More pumping problems solved
"My day's a whirlwind, and I sometimes forget to pump."
Block out pumping sessions in your office calendar (mark it "personal"). Plan to pump when you would nurse if you were with Baby, suggests Nancy Hurst, Ph.D., R.N., director of Women's Support Services at Texas Children's Pavilion for Women, in Houston. That might be every three hours if your babe is younger than 6 months (10 a.m., 1 p.m., and 4 p.m.), twice during a workday for babies 6 to 10 months (11 a.m. and 3 p.m.), and once midday after that.
"Cleaning the parts is weird."
Carry a surplus of supplies. "I bring three sets of pump parts to the office -- one for each session -- and take them home to wash them," says Holly Hosler, a Baltimore mom. Or sanitize them discreetly during the day. Jennifer Seyler, a mom in Chicago, quickly cleaned parts at her desk after her morning session with disinfectant wipes made for pump accessories. After her second pump, she rinsed the parts in the kitchen and sterilized them in a micro-steam bag.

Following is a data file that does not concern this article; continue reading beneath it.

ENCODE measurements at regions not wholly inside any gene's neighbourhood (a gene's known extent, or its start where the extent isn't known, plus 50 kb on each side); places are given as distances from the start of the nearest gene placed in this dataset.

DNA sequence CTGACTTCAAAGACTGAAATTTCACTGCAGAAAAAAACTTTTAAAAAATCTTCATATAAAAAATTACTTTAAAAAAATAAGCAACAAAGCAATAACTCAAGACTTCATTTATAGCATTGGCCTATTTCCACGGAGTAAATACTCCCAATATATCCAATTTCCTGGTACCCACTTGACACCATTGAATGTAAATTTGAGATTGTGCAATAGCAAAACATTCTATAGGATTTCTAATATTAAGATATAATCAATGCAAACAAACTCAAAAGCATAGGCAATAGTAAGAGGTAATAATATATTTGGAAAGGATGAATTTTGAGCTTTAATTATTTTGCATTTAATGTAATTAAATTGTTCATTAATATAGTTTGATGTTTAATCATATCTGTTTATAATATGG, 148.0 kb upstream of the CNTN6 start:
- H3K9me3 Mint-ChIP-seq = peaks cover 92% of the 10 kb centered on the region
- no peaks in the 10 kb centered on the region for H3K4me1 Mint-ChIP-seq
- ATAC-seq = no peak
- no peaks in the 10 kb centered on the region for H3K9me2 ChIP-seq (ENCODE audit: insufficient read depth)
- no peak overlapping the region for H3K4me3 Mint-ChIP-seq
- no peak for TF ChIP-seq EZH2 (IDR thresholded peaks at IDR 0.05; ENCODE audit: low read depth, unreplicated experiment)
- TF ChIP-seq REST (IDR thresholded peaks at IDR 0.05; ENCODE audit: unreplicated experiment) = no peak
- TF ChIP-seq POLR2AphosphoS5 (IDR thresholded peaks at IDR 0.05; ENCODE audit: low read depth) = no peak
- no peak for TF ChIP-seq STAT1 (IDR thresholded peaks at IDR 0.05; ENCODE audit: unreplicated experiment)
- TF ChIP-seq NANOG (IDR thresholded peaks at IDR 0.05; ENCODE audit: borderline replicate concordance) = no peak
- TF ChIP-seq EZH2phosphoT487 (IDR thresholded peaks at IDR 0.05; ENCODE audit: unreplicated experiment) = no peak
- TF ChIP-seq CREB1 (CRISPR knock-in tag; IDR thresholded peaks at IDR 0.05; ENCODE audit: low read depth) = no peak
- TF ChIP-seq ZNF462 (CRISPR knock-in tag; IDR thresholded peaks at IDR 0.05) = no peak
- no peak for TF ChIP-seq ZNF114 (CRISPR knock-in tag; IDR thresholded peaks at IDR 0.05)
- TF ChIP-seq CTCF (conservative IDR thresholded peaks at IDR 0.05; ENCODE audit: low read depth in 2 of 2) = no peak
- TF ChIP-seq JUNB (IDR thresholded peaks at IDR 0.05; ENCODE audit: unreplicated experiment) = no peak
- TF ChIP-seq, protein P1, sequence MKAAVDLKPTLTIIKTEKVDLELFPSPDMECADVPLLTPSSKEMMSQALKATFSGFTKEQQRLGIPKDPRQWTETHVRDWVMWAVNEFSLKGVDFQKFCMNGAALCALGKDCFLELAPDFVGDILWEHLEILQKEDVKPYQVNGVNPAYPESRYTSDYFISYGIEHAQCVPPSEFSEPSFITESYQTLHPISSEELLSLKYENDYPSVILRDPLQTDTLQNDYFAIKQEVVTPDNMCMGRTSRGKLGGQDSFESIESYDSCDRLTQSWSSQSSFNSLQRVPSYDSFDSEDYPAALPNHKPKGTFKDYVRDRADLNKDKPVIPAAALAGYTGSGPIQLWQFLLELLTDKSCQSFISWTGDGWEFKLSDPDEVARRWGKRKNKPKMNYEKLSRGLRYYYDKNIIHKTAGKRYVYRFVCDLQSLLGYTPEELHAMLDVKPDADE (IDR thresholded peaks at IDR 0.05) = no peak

"It's so hard to relax at work."
Your body triggers the release of milk, known as letdown, in response to the sound and feel of your baby's sucking, so it may be difficult at first to cozy up to a pump. Eventually, though, women who pump do experience the letdown response from the machine's whirring sound and feel, Hurst says. Give your body time to get used to responding to it. To encourage production, you might try looking at cute photos or watching videos of your cooing baby on your phone while you pump. If channeling those smiles causes you to miss your baby or worry about how much milk you're making, change your approach. One mom told Hurst that her best trick for a quick letdown was to imagine money falling from the sky. Jen Jamar, a mom in Robbinsdale, Minnesota, found she had an easier time expressing milk if she spent her session catching up on Facebook or Twitter, or flipping through a favorite magazine. "Make pumping your time," Jamar suggests.